"Through the magic alchemy of nature's most awesome sources of energy, Ray Palmer: Atomic Physicist becomes... THE ATOM! A power-packed Mighty Mite, whose brilliant mind and great strength serve law and order against crime and injustice. Tiny Titan! Scourge of evildoers! THE ATOM!"
- Animated Anthem Day
- Aquaman @ The Aquaman Shrine
- Hawkman @ Being Carter Hall
- Swamp Thing @ The BLOG from the BOG
- Booster Gold @ BOO$TERRIFIC
- Plastic Man & the Marvel Family @ DC Bloodlines
- Wonder Woman @ Diana Prince
- Firestorm @ Firestorm Fan
- Superman @ Fortress of Baileytude
- Martian Manhunter @ The Idol-Head of Diabolu
- Green Lantern @ The Indigo Tribe
- The Vixen @ Justice League Detroit
- The Brave and the Bold @ Mail It To Team-Up
- The Flash @ Speed Force
- Supergirl @ Supergirl Comic Box Commentary
- Watchmen @ Superhero Shows
- Doctor Fate @ Tower of Fate
As a child, and this is still somewhat true today, my barometer for a super-hero's popularity/cultural impact was their multimedia penetration. For instance, Superman was obviously the top dog in the early '80s, with numerous cartoon series, several box office hit movies, and a live action TV show. Batman was a distant second, because he really only had the one Filmation cartoon series repackaged over and over again, but he could fall back on the Adam West TV show/movie that brought on Batmania in the '60s. Still, dude was slumming in Scooby-Doo cartoons with Robin (who also deserves his place on this list.) #3 would be Spider-Man, who had two cartoons and a short-lived TV show that was repackaged into lousy Saturday afternoon movies. Also, he was the guy other heroes got exposure guest-starring with as his "Amazing Friends." The Hulk was arguably fourth, since his TV show reruns were big in syndication, and he had his own cartoons. Wonder Woman was better known by everybody though, and even if her sole animated avenue of regard was Super Friends, she still had her own live action series. Bringing up the rear of the upper echelon was Aquaman on the other side of that equation, having his own cartoon, but no live action; and Captain America, who had cheesy TV movies and limited animation opportunities, but broad public recognition.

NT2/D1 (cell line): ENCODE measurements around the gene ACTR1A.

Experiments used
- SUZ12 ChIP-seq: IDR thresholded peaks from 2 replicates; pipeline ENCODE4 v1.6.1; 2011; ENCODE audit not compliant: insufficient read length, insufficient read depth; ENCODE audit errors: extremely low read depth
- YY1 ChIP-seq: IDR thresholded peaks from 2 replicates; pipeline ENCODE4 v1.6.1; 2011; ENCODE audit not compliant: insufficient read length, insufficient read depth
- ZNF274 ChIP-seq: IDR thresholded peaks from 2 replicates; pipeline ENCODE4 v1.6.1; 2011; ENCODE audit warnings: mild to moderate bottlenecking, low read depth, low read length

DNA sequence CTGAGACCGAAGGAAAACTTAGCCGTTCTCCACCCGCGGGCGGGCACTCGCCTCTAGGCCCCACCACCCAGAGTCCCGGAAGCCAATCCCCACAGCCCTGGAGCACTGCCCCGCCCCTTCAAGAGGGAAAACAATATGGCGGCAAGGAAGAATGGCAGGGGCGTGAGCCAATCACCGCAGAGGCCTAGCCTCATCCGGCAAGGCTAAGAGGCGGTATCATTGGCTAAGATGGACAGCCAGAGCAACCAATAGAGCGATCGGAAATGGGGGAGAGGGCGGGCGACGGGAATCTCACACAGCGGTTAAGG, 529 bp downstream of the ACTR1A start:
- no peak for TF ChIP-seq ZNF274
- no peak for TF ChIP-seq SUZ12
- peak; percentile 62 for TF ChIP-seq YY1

From there, you had the Fantastic Four, who had their own cartoons that nobody I knew cared about, and then the segment players. The Marvel Super Heroes featured Thor, Iron Man, and Sub-Mariner, who shared crudely animated segments. Superman/Aquaman Hour of Adventure hosted spots for the Flash, Green Lantern, Hawkman, the Teen Titans, and a version of the Justice League of America lacking an Amazon, Martian, or millionaire playboy vigilante. The Atom had his own slot, and one with the JLA, plus he appeared occasionally on Super Friends. In my mind, that made him a top 20 super-hero, and I liked his adventures more than most of his DC contemporaries on that show. However, those segment shows were produced in the 1960s, so they were dated even by my childhood standards, as was their reflection of the pecking order. Further, while the Marvel heroes got thirteen character cartoon segments at seven minutes each, the DC heroes only got three a piece. That means the equivalent of maybe one episode of a Superman or Spider-Man cartoon. Finally, in the decades since, the Mighty Mite has only guest appeared on other shows. I think it's safe to say the Atom isn't on anybody's objective top twenty list anymore, but I love the little guy! Also, this intro is great fun, and thanks to my fan-made Martian Manhunter theme aping it, I will likely forever hear Ted Knight's voice bellowing whenever I think of "THE ATOM!"
Always remember kids, "Against the force of evil, the Atom will succeed!"